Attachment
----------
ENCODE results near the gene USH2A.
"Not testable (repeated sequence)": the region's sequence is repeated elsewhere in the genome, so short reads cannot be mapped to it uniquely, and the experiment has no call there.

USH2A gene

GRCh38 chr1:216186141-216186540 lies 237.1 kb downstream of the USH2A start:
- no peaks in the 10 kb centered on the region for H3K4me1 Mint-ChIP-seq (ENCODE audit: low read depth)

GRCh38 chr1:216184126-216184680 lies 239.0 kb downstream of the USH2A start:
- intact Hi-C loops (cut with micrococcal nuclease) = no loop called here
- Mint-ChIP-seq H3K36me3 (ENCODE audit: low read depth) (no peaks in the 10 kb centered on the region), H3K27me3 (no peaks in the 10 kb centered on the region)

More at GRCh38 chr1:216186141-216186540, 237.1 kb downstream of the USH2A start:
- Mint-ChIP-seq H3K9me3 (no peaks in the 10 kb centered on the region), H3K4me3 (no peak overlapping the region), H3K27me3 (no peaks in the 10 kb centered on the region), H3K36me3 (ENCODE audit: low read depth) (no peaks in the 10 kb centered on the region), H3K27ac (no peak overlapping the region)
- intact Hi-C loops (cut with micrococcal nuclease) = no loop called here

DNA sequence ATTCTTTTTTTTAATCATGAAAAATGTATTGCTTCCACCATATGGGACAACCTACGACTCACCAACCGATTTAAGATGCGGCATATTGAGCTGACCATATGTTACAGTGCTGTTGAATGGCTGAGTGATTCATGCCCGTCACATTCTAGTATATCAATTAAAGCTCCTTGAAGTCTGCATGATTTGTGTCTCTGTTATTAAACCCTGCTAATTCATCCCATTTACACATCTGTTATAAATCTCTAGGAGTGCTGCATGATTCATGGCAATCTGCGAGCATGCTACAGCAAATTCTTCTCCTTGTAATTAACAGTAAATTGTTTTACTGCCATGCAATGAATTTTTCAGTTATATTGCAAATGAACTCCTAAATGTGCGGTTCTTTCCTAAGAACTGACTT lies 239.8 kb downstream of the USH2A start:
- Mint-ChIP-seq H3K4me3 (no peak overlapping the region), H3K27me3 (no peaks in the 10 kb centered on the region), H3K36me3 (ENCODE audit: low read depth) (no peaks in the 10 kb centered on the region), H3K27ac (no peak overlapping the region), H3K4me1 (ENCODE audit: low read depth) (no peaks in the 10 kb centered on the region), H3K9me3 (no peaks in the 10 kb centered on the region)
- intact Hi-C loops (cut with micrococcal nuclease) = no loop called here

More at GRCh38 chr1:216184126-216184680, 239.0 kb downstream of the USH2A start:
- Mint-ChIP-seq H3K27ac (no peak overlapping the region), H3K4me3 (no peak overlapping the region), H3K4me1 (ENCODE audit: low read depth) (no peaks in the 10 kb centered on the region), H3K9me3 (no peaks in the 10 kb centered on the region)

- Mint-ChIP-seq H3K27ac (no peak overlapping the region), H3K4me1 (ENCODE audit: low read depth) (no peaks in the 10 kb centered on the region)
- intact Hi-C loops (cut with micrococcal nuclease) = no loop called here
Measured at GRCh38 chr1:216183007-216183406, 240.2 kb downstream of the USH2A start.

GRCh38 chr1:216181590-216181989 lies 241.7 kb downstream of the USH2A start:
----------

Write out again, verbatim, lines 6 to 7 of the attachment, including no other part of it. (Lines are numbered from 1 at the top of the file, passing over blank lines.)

GRCh38 chr1:216184126-216184680 lies 239.0 kb downstream of the USH2A start:
- intact Hi-C loops (cut with micrococcal nuclease) = no loop called here